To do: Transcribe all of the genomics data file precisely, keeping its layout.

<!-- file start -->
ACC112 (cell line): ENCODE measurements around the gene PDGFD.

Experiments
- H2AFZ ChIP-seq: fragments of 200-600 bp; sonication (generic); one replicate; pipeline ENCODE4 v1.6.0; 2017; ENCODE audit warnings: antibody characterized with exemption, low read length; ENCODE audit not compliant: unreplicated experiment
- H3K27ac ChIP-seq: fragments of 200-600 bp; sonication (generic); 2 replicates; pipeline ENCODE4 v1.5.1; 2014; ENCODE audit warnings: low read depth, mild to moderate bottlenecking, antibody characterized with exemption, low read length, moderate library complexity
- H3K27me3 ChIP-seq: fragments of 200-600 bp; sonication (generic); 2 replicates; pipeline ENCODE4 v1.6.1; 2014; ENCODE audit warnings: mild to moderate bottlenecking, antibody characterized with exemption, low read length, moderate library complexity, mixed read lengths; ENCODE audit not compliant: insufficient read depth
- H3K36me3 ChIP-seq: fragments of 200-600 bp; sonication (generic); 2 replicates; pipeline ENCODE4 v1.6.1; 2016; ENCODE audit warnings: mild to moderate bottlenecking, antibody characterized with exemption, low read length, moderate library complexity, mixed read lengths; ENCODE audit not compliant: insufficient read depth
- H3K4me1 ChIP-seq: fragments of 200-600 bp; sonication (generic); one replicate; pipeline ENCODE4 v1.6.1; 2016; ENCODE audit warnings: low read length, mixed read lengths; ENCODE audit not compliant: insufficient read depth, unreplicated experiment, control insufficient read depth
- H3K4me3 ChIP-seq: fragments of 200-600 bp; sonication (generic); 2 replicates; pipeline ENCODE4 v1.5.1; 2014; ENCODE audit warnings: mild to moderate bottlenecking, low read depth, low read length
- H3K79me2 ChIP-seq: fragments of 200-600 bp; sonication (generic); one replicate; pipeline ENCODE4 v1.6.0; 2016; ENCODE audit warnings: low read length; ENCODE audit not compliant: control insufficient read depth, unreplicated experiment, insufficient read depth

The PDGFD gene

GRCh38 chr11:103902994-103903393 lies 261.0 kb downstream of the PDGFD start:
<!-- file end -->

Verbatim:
ACC112 (cell line): ENCODE measurements around the gene PDGFD.

Experiments
- H2AFZ ChIP-seq: fragments of 200-600 bp; sonication (generic); one replicate; pipeline ENCODE4 v1.6.0; 2017; ENCODE audit warnings: antibody characterized with exemption, low read length; ENCODE audit not compliant: unreplicated experiment
- H3K27ac ChIP-seq: fragments of 200-600 bp; sonication (generic); 2 replicates; pipeline ENCODE4 v1.5.1; 2014; ENCODE audit warnings: low read depth, mild to moderate bottlenecking, antibody characterized with exemption, low read length, moderate library complexity
- H3K27me3 ChIP-seq: fragments of 200-600 bp; sonication (generic); 2 replicates; pipeline ENCODE4 v1.6.1; 2014; ENCODE audit warnings: mild to moderate bottlenecking, antibody characterized with exemption, low read length, moderate library complexity, mixed read lengths; ENCODE audit not compliant: insufficient read depth
- H3K36me3 ChIP-seq: fragments of 200-600 bp; sonication (generic); 2 replicates; pipeline ENCODE4 v1.6.1; 2016; ENCODE audit warnings: mild to moderate bottlenecking, antibody characterized with exemption, low read length, moderate library complexity, mixed read lengths; ENCODE audit not compliant: insufficient read depth
- H3K4me1 ChIP-seq: fragments of 200-600 bp; sonication (generic); one replicate; pipeline ENCODE4 v1.6.1; 2016; ENCODE audit warnings: low read length, mixed read lengths; ENCODE audit not compliant: insufficient read depth, unreplicated experiment, control insufficient read depth
- H3K4me3 ChIP-seq: fragments of 200-600 bp; sonication (generic); 2 replicates; pipeline ENCODE4 v1.5.1; 2014; ENCODE audit warnings: mild to moderate bottlenecking, low read depth, low read length
- H3K79me2 ChIP-seq: fragments of 200-600 bp; sonication (generic); one replicate; pipeline ENCODE4 v1.6.0; 2016; ENCODE audit warnings: low read length; ENCODE audit not compliant: control insufficient read depth, unreplicated experiment, insufficient read depth

The PDGFD gene

GRCh38 chr11:103902994-103903393 lies 261.0 kb downstream of the PDGFD start: